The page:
April 8, 2021 at 2:52 pm EDT | by Patrick Folliard
‘Rich Kids’ reveals a different perspective on Middle East

Javaad Alipoor and Peyvand Sadeghian in ‘Rich Kids: A History of Shopping Malls in Tehran.’ (Photo courtesy Woolly Mammoth Theatre Company)

‘Rich Kids: A History of Shopping Malls in Tehran’
Through April 18
Woolly Mammoth Theatre Company
On demand at Woollymammoth.net

Yes, it’s a story ripped from the headlines: After a night of drug-fueled partying, young Iranian scion and his pretty girlfriend are killed when she loses control of his canary yellow Porsche Boxster GTS and slams headlong into a tree.

But Javaad Alipoor’s “Rich Kids: The History of Shopping Malls in Tehran” goes far beyond the account of these privileged twenty-somethings’ untimely demise. In fact, there’s little it doesn’t touch upon (history, nonlinear time, consumerism, climate change, entitlement, digital technology, cheap labor, and our relationship with earth), cramming almost everything that’s important into a mind-expanding, darkly comic, sometimes chilling, hour-long journey.

What’s more, Alipoor along with co-creator Kirsty Housley approach story telling in a savvy, layered way tailored to our times. Originally conceived for live performance, the work is now experienced simultaneously through video live stream, Instagram live, and a specially created Instagram feed @shoppingmallsintehran.

(“Rich Kids” premiered as a live performance at the Edinburgh Festival in 2019, and made its virtual debut earlier this year as part of the Under the Radar Festival at the Public Theater in New York.)

Seen in split screen from respective unadorned spaces, no-nonsense narrators Alipoor and Peyvand Sadeghian (both Brits with some Persian roots) ably prepare the audience for an interactive, nonlinear experience. They relay the story, their faces and voices interspliced with color, music, and video clips of a burning planet.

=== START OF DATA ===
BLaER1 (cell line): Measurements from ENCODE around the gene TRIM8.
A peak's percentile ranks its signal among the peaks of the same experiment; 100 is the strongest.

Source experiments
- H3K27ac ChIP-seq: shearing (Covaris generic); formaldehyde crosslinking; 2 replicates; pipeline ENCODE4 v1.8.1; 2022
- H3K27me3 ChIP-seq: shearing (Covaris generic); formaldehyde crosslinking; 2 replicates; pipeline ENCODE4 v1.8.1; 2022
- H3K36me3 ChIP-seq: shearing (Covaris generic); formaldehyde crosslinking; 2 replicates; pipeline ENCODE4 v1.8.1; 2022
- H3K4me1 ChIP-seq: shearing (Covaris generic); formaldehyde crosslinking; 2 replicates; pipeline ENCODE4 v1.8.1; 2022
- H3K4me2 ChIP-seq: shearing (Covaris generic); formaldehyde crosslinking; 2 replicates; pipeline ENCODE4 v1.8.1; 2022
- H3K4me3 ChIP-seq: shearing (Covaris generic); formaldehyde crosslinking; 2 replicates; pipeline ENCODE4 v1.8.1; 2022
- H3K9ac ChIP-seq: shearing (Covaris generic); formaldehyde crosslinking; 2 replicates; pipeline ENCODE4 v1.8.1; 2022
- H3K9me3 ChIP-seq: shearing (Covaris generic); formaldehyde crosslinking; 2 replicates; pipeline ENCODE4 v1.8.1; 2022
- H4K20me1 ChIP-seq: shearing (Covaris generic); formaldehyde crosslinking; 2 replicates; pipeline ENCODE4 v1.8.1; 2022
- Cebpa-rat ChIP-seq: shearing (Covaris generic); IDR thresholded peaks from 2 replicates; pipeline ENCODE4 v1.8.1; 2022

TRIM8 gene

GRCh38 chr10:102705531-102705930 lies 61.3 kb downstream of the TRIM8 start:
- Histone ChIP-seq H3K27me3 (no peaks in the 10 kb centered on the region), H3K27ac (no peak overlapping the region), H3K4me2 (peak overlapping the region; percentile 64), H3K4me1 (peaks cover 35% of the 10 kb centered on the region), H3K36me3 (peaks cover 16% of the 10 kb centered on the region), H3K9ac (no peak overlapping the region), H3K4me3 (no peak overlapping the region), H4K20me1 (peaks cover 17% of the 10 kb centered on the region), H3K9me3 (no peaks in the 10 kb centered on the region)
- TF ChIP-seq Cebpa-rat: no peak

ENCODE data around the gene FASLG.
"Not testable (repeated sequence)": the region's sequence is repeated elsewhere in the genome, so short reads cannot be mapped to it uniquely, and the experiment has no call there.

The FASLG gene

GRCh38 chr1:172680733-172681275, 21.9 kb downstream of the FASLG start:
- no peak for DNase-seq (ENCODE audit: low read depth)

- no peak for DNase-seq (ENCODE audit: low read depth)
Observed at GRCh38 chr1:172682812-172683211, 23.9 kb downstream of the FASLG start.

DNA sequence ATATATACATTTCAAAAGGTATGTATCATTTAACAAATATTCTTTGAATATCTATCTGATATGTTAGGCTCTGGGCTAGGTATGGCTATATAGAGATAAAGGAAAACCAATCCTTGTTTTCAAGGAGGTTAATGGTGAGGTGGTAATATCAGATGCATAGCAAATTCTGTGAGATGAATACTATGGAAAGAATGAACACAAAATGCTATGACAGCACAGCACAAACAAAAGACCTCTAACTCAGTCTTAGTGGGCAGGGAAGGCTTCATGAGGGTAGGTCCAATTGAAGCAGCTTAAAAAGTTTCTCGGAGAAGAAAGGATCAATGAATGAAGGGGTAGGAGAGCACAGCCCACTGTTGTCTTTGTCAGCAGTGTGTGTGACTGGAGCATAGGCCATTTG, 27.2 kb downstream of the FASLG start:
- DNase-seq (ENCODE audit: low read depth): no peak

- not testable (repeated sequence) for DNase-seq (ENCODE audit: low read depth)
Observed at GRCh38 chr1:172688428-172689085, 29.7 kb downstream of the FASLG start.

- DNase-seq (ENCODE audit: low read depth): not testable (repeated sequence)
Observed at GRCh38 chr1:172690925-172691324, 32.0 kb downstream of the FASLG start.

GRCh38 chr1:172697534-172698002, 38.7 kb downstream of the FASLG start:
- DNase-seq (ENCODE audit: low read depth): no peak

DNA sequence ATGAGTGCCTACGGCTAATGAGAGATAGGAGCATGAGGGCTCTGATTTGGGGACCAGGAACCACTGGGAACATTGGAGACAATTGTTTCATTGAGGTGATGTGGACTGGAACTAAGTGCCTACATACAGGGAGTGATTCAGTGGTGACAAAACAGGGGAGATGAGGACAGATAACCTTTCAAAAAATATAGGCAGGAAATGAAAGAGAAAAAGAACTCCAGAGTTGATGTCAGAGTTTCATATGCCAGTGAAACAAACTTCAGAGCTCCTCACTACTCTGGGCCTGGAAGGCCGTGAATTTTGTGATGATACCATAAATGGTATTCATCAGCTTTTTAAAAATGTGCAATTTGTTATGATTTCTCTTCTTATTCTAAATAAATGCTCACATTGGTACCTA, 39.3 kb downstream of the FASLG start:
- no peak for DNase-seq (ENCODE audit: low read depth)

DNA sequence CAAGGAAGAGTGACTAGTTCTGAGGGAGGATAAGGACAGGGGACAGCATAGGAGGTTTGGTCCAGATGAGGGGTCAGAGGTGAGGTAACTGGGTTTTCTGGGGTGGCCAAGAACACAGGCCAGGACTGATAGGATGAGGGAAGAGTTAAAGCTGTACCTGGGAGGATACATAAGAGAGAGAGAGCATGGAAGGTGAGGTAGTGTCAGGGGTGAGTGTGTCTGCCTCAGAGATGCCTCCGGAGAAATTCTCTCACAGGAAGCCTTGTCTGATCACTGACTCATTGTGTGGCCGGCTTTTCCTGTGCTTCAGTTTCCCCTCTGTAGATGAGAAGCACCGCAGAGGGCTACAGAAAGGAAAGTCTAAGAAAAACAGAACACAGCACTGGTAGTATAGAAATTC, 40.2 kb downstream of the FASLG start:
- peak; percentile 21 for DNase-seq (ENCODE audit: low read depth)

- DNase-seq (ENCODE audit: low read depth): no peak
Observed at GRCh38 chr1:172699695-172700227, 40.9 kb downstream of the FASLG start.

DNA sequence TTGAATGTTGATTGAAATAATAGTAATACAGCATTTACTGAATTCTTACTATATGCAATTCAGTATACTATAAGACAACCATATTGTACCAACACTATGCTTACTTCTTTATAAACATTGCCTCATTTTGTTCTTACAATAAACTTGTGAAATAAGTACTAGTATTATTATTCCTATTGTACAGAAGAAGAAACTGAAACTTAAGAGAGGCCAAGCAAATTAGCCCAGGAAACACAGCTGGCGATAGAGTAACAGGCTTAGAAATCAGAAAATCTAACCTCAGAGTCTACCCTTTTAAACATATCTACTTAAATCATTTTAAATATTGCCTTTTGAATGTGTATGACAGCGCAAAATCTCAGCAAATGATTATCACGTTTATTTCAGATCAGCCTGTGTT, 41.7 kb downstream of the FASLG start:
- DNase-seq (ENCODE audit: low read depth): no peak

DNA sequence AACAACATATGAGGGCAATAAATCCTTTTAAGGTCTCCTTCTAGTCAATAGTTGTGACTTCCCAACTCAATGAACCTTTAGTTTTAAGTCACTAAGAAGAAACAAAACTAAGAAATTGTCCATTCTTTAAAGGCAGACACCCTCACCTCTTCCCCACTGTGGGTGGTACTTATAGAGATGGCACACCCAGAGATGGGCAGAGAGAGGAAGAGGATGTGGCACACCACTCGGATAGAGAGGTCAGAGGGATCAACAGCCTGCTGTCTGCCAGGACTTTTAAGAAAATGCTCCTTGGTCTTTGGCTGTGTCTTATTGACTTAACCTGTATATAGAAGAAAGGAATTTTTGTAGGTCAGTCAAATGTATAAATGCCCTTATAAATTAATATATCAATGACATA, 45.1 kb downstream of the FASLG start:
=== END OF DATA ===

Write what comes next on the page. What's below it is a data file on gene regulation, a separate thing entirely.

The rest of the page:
The story begins where it presumably would finish, the 2015 car accident that killed Mohammad Hossein Rabbani-Shirazi, the son of a wealthy family, and Parivash Akbarzadeh, the more middle-class woman with whom he cheated on his fiancée. It then moves back in time incrementally — minutes, days, weeks, months, and years before the crash — exploring what might have contributed to the pair’s end.

From the narrators and Instagram, we’re fed a chronicle of the couple’s seemingly glamorous lifestyle — jaunts to Dubai, sushi dates at the posh Kourosh Complex, the high-end mall in northern Tehran where monied Persians do their power shopping.

Unlike Hossein’s father, a war hero turned shopping mecca magnate who grew quietly rich during a time of sanctions and austerity, the offspring of Islamic revolutionary elites don’t feel compelled to hide their wealth. On the contrary, many use Instagram to flaunt their assets, posting pics of bling, drugs, gilded hotel suites, and stacks of cash.

The info-crammed piece stretches back beyond the young elites’ ill-fated first meeting to the times of Iran’s corrupt shah, earlier colonization, the Aztecs and even Neolithic archaeological sites. And along the way, fun facts are shared. For instance, more pictures were taken every two minutes in 2012 than throughout the entire 19th century, and in 2020, about 1.4 trillion photos were snapped. Also, since 1948 every human has been born with slightly radioactive teeth.

And while it’s not essential to include Instagram, says Woolly, something would definitely be lost without it, says I. Moving your eyes back and forth between – in my case – a laptop and smart phone is nothing unusual, but for theater, it’s immersive in a different way.

Again, Woolly’s artistic director Maria Manuela Goyanes has proved especially effective in presenting dynamic theater during the pandemic. In addition to expanding the digital experience, Alipoor’s new work provides a different perspective on the Middle East and — as noted in the company’s program notes — serves as a nice follow-up to Woolly’s earlier offering “This Is Who I Am.”

“Rich Kids” is a stimulating virtual piece, a standout addition to the many newly conceived ways of making and experiencing theater.

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